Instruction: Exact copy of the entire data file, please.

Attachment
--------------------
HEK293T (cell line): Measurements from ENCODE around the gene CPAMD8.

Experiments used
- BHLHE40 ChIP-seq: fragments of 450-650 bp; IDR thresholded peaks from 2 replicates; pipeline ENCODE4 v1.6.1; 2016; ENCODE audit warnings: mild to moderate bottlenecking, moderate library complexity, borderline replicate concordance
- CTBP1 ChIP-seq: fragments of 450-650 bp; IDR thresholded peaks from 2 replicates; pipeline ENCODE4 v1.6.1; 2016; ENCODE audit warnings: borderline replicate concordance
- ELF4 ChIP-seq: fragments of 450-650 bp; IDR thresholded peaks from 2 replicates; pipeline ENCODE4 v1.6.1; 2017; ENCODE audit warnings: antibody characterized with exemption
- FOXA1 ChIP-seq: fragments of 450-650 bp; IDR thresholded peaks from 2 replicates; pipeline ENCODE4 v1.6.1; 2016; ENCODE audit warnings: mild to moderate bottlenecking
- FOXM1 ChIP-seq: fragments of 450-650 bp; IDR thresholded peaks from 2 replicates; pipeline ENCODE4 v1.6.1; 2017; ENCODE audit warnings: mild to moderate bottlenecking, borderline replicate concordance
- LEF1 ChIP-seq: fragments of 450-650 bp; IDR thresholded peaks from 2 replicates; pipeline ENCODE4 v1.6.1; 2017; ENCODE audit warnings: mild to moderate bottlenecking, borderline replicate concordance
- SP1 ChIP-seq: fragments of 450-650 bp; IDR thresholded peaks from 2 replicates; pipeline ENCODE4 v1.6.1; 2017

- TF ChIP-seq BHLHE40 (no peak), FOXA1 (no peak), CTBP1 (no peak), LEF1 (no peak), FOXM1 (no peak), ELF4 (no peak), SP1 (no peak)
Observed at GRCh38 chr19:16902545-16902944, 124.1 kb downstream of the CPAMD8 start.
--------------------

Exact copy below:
HEK293T (cell line): Measurements from ENCODE around the gene CPAMD8.

Experiments used
- BHLHE40 ChIP-seq: fragments of 450-650 bp; IDR thresholded peaks from 2 replicates; pipeline ENCODE4 v1.6.1; 2016; ENCODE audit warnings: mild to moderate bottlenecking, moderate library complexity, borderline replicate concordance
- CTBP1 ChIP-seq: fragments of 450-650 bp; IDR thresholded peaks from 2 replicates; pipeline ENCODE4 v1.6.1; 2016; ENCODE audit warnings: borderline replicate concordance
- ELF4 ChIP-seq: fragments of 450-650 bp; IDR thresholded peaks from 2 replicates; pipeline ENCODE4 v1.6.1; 2017; ENCODE audit warnings: antibody characterized with exemption
- FOXA1 ChIP-seq: fragments of 450-650 bp; IDR thresholded peaks from 2 replicates; pipeline ENCODE4 v1.6.1; 2016; ENCODE audit warnings: mild to moderate bottlenecking
- FOXM1 ChIP-seq: fragments of 450-650 bp; IDR thresholded peaks from 2 replicates; pipeline ENCODE4 v1.6.1; 2017; ENCODE audit warnings: mild to moderate bottlenecking, borderline replicate concordance
- LEF1 ChIP-seq: fragments of 450-650 bp; IDR thresholded peaks from 2 replicates; pipeline ENCODE4 v1.6.1; 2017; ENCODE audit warnings: mild to moderate bottlenecking, borderline replicate concordance
- SP1 ChIP-seq: fragments of 450-650 bp; IDR thresholded peaks from 2 replicates; pipeline ENCODE4 v1.6.1; 2017

- TF ChIP-seq BHLHE40 (no peak), FOXA1 (no peak), CTBP1 (no peak), LEF1 (no peak), FOXM1 (no peak), ELF4 (no peak), SP1 (no peak)
Observed at GRCh38 chr19:16902545-16902944, 124.1 kb downstream of the CPAMD8 start.